Applying the formula:

$400 (Gross Proceeds) - $250 (Cost Basis) = $150 Gain

Now, letʼs dive into a more complex example to see how you would calculate your gains and losses using this same formula when you have several transactions instead of just one or two.

Example: How to calculate your tax liability

Say you have the following transaction history on Coinbase:

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With this transaction history, you first trigger a taxable event (and thus a capital gain/loss) when you trade 0.5 BTC for 14.5 ETH. To calculate the gain/loss, you need to subtract your cost basis of 0.5 BTC from your gross proceeds at the time of the trade.

The question here is, what is your cost basis in the 0.5 BTC that you traded for 14.5 ETH? After all, you have purchased 3 different bitcoins all at different prices prior to this trade.

To answer this, you have to determine which bitcoin you are disposing of in this scenario.

What accounting method should I use for my crypto taxes?

To determine the order in which you sell various cryptocurrencies, accountants use specific accounting methods like First-In First-Out (FIFO) or Last-In First-Out (LIFO). The standard method is First-in First-out.

These accounting methods work exactly how they sound. For First-In First-Out, the asset (or cryptocurrency) that you purchased first is the one that gets sold off first. So you are essentially disposing of your crypto in the same order that you first acquired them.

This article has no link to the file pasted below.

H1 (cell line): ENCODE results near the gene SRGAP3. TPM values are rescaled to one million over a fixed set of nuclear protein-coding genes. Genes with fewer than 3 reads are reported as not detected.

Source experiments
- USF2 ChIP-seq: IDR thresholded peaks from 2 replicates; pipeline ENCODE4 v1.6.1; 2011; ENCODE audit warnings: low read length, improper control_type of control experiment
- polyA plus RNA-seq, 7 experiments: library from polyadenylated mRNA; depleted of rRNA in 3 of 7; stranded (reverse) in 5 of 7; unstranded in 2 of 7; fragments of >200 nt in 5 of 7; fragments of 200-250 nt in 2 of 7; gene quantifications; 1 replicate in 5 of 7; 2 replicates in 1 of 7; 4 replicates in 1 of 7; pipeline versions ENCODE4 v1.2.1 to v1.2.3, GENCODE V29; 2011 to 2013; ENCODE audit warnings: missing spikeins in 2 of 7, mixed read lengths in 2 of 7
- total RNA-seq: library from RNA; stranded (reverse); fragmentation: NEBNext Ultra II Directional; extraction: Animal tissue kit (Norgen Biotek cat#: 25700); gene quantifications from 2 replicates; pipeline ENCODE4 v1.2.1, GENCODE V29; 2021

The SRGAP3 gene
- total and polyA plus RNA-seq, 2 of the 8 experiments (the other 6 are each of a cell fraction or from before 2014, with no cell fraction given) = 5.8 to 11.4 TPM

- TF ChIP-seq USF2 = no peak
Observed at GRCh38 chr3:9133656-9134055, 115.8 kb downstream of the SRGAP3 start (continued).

If we use First-In First Out for our example above, we “sell off” that first bitcoin which was acquired at $29,000 on 1/1/21. The cost basis in this first bitcoin is $29,000, making the cost basis for 0.5 of this BTC $14,500 (0.5 * $29,000).

By applying the formula, we can see that this transaction history triggers a $14,500 capital gain (29,000 - 14,500). This gain gets reported on your taxes as capital gains and increases your overall tax liability.

You can learn more about how various accounting methods work to calculate your gains and loss for your crypto trades in this blog post: FIFO, LIFO, and HIFO for crypto trading.

Why reporting your crypto taxes can be difficult

As you can see from the examples above, calculating your capital gains and losses from your crypto trading activity requires keeping track of your cost basis, fair market value, and USD gain or loss every time you dispose of a crypto (trade, sell, spend, etc).

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Without this information, you cannot accurately calculate your realized income or capital gains from your trading activity, and you won’t be able to accurately report them on your tax return.